Privacy, and IT governance

An article by WA lawyer Marcus Hodge last week highlighted the tension between the recently implemented mandatory data breach notification requirements, and the decision we will each need to make over the coming months regarding whether or not to opt out of Australia’s My Health Record system.

The central storage of health record summaries for access by health consumers and their authorised healthcare providers has long been advocated as a way to improve the safety and quality of health service delivery, and potentially create economic efficiencies within our very complex and siloed health systems.  On its face, there is much to recommend the concept.

Perhaps the most worrying point made in Marcus Hodge’s article, however, is his acknowledgment of “the view of some IT commentators that true data security is no longer possible – that all data is ultimately accessible to those who seek it”.  This echoes the point which has been made as far back as 2013, that every organisation (not just your healthcare provider) is vulnerable to cyber attack.

The article ‘It’s not if but when a cybersecurity attack will happen‘ appeared in AICD Boardroom Report (Vol 11, Issue 4, 2013), and quoted a Deloitte TMT Global Security Study as follows:

The truth is every organisation is vulnerable; 100 percent prevention does not exist. That’s why a combination of detection and incident response, in addition to prevention, is becoming more important.”

That warning has been reiterated in numerous cyberthreat reports since then, one example of which is CISCO’s 2018 Annual Cybersecurity Report, highlighting the following emergent threats:

1. Adversaries are taking malware to unprecedented levels of sophistication and impact.

2. Adversaries are becoming more adept at evasion — and weaponizing cloud services and other technology used for legitimate purposes.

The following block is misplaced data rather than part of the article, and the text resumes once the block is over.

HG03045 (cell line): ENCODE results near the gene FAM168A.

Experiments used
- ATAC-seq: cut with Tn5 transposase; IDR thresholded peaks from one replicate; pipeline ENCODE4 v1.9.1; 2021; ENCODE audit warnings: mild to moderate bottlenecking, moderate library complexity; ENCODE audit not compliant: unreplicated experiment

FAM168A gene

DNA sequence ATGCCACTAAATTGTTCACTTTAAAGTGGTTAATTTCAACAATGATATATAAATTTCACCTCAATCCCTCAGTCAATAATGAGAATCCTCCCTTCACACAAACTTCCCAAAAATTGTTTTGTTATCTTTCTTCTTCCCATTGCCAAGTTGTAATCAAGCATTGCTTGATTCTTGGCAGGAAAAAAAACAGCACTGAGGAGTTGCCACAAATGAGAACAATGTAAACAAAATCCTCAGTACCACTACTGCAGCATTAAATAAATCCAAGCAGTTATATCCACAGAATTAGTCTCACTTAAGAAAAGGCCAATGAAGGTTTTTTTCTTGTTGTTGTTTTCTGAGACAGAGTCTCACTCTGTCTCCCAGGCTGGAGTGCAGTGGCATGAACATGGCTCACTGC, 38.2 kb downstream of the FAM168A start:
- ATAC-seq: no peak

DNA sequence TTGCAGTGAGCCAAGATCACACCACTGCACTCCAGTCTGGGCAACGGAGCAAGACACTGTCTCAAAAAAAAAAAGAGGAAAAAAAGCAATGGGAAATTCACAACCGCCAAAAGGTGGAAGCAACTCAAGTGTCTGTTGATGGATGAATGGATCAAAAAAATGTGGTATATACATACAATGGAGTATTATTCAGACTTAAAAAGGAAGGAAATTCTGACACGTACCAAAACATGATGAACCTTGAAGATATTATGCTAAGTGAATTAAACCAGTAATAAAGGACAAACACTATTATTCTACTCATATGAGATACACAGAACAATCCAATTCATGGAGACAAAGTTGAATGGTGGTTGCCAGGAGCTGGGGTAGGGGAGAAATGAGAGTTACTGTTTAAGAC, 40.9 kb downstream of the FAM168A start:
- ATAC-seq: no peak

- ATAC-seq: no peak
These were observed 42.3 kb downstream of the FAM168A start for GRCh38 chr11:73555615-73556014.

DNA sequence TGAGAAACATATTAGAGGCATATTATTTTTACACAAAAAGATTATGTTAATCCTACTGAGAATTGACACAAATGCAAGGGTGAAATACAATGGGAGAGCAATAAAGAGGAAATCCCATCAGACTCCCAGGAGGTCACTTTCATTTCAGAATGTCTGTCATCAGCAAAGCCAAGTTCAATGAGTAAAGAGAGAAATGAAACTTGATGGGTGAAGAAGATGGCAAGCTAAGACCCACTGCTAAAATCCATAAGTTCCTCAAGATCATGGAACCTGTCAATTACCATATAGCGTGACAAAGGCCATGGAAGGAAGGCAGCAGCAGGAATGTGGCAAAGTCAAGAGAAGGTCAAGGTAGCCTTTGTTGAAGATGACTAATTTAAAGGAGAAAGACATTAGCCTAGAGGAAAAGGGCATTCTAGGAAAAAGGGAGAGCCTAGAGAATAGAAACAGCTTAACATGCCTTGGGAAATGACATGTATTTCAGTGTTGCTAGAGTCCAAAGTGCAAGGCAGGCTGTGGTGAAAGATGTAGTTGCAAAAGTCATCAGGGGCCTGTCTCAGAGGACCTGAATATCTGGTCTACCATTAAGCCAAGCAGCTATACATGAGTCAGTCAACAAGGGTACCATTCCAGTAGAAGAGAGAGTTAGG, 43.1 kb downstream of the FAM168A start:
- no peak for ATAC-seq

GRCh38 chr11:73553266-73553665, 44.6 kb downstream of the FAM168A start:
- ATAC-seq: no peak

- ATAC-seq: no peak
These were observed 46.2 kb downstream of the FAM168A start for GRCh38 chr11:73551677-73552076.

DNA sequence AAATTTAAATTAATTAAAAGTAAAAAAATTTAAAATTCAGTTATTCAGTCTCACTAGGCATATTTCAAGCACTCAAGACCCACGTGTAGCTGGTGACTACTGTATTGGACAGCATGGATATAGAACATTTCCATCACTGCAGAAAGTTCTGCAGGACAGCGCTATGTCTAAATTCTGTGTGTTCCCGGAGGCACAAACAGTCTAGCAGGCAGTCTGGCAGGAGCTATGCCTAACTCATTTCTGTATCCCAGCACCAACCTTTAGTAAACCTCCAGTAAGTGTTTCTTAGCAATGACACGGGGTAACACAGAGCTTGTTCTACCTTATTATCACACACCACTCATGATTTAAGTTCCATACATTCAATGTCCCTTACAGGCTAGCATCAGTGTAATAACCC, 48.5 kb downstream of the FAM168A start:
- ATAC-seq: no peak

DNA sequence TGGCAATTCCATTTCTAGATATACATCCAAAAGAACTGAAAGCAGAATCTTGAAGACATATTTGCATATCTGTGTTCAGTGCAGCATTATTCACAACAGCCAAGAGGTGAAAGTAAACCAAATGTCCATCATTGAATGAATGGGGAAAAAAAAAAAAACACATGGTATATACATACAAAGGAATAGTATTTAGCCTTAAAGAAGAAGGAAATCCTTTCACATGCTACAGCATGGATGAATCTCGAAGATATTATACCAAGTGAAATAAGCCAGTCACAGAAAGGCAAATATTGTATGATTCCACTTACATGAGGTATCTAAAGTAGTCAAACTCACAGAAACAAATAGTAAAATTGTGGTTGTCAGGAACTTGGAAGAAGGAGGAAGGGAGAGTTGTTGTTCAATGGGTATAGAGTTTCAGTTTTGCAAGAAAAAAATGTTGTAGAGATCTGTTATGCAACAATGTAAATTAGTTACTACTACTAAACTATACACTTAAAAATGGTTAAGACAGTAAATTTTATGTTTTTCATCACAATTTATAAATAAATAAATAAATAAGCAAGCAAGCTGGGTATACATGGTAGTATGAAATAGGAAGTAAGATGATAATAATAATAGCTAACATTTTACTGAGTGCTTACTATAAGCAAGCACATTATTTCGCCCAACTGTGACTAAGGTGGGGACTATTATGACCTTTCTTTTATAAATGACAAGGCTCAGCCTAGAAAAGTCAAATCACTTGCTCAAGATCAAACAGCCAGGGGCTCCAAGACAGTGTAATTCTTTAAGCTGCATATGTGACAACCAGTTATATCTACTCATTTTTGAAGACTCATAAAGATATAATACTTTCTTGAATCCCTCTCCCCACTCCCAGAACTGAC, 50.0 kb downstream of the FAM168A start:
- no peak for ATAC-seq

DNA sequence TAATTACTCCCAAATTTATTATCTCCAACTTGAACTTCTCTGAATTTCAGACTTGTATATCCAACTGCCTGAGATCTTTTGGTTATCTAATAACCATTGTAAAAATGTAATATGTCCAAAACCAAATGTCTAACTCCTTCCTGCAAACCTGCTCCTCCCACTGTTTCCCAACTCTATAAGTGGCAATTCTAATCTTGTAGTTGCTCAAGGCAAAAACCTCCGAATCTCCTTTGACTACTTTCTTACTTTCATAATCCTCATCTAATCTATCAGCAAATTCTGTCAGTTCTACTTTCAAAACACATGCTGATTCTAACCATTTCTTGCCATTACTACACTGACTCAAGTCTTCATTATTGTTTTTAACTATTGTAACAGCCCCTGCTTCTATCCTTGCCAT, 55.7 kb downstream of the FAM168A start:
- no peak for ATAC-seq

3. Adversaries are exploiting undefended gaps in security, many of which stem from the expanding Internet of Things (IoT) and use of cloud services.

The report then offers its own ‘not if, but when’ warning (emphasis added):

“When adversaries inevitably strike their organizations, will defenders be prepared, and how quickly can they recover? Findings from the Cisco 2018 Security Capabilities Benchmark Study—which offers insights on security practices from more than 3600 respondents across 26 countries—show that defenders have a lot of challenges to overcome (see page 46).”

Drivers min risk CISCO

Your risk and/or IT governance committee and IT consultants will be most interested to read those insights into security practices that may need to be implemented in your organisation.  With every organisation increasingly dependent on their IT systems, attention to cyber threats is both a governance and an operational priority.

In the meantime, when you consider how much of the health system involves office-based practices, with extremely limited IT budgets and staff resources to address cybersecurity threats, the question of whether to trust the capacity of the My Health Record system (which will only be as strong as its weakest link) remains problematic.

Help with your IT Governance

If your Board or Risk Committee would like assistance incorporating a suitable IT Governance Policy into your governance framework, or review of your existing IT governance arrangements, contact me on 0419 347 599 or at garry.pearson@polgovpro.com.au

PolGovPro also refers clients to Cyber Data-Risk Managers for insurance broking assistance with cyber cover. (Disclosure: PolGovPro receives referral fees if a policy is purchased).

 

 

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